Conversations with Kids · Education · Family life · Local · Mom is Doing Her Best

Day of the Girl

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My rocking kindergarten/ first grade Kanc Strikers, minus 12 others on the roster.  

I didn’t know this was a thing– this Day of the Girl, an international day to celebrate girl children born around the world, a day to combat gender inequity, day to break the cycle of discrimination, and empower young people everywhere to promote human rights. Not only am I embarrassed that I did not know this was a thing, but in learning more about this day, I noticed that it kicked off back in 2011, the same year, coincidentally, that I became a mother to a daughter.  Tonight, prior to soccer practice, I watched my daughter run around with her buddies.  She used my whistle in a game of tag with her little first grade classmates and I recognized the “mini me” who likes to be a leader, likes to give directions, and likes people to follow her patterns.

There on the field tonight were many age groups represented.  Middle school girls and boys were playing separate games.  Grade 4 and 5 girls held practice at the end of one field while grade 4 and 5 boys played at the other.  In between those fields, the Varsity boys practiced, and Greta and her friend Penelope wondered why in 4th grade the boys and girls played on different teams.

“Is it because the boys really start to smell bad then?” (Note to self: maybe I need to lay off the hygiene talk at tubby time.)

“Well, no,” I explain, “but there comes a time when some girls start to lose interest in sports if they are overwhelmed by boys.  They like to play together with other girls and support one another that way instead of having coed teams.”  I believe this is a good response to their question.

“What does it mean to be overwhelmed?”

Clearly, that might have been too much in the moment.  Why would I want to put the idea in her head that there might be a time when boys (beyond her brother) make her feel upset or anxious or embarrassed?  Dumb mother moment.  Dumb mother moment.

She loves the little boys in her class, many of whom she has played with since infant days at the Child Care Center.  She doesn’t yet understand that some of these boys one day might act ridiculous around her just to get her attention.  They may compete with her for grades and friendships and 5K’s.  They may break her heart— and she may break theirs. But for the moment, they are just buddies, equal in skill and ability on the soccer field, aka the playing field of life.  In one moment, Greta can be a very focused athlete while in the next she and Penelope are comparing cartwheels.  Sure, some are faster, some can dribble through 10 other players, some throw their bodies into the play 100%– and, well, some are sitting on their bums, growling at one another, doing cartwheels or wrestling one another to the ground while the play is elsewhere.  Youth soccer is pretty hilarious in those ways.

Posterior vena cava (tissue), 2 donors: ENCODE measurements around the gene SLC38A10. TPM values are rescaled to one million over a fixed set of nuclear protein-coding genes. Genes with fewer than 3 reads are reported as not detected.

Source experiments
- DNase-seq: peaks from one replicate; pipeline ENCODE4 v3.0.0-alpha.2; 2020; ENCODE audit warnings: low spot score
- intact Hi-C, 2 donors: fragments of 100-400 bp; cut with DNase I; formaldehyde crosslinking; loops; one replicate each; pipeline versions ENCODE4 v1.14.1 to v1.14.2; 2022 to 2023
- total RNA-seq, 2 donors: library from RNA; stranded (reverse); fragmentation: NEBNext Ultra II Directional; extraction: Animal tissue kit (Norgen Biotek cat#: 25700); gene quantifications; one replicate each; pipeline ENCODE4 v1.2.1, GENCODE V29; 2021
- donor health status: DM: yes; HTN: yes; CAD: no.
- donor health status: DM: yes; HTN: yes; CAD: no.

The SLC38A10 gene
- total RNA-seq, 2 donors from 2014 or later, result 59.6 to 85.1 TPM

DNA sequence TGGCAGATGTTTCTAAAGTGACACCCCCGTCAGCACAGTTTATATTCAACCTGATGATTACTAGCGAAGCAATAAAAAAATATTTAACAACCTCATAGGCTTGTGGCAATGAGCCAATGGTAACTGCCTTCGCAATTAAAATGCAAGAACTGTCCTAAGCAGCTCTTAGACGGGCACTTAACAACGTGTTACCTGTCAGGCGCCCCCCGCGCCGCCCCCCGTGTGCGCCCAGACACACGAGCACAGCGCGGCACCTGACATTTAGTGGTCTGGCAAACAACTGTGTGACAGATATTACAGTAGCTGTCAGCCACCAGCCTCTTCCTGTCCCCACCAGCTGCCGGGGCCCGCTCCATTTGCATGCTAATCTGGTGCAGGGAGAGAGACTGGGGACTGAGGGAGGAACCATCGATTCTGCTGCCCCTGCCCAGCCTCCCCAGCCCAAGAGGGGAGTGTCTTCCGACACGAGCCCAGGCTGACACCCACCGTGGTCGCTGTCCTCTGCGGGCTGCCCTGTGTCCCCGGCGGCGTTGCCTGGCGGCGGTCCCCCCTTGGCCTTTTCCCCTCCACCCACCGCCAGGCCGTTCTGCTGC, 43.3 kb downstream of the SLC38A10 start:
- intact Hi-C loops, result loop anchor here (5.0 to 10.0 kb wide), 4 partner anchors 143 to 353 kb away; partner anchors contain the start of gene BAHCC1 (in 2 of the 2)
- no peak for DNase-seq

So, I try redirection in the car on the way home by telling her the story of when I first was able to play on an ALL GIRLS TEAM back when I was 11 and what an honor that was.  We had red, black, and white jerseys; we had warm up jackets and matching pants; we listened to mix tapes in the car on the way to tournaments and we had each others’ backs all the way through high school.  I am caught up in the moment and realize I’ve lost my audience in the rear view mirror.

“Did you know Daddy when you were 11?”

“No, I was 30 when your Daddy and I met.  But back when I was 11, Gram and Pop signed me up to play on a team just for girls, and they became some of my best friends.  They pushed me to play harder.  They made me a tougher person.  They were different from boys because, well, they were girls.  Does that make sense, honey?”

We had two other little boys in the car with us named Lukas and Ollie I was responsible for transporting home.  At this point, Greta only wanted to know how tall I was when I was 11 and Lukas wanted to know if I weighed more than his dad and Ollie wanted to know if I would be his coach next year.  Maybe my timing was off.  Maybe it wasn’t.

As parents, sometimes we tell our kids more than they want to hear before they are ready.  But one day, she will understand, maybe why I was so worried about being a mom to a girl.  The way I see it– as long as I can keep both my kids on a soccer field, they will learn to read defense and anticipate next moves, to attack those 50/50 balls with confidence, to be a team player, and to balance the opportunity for goal scoring while creating opportunity for those around them.  Until then, we just play soccer.

 

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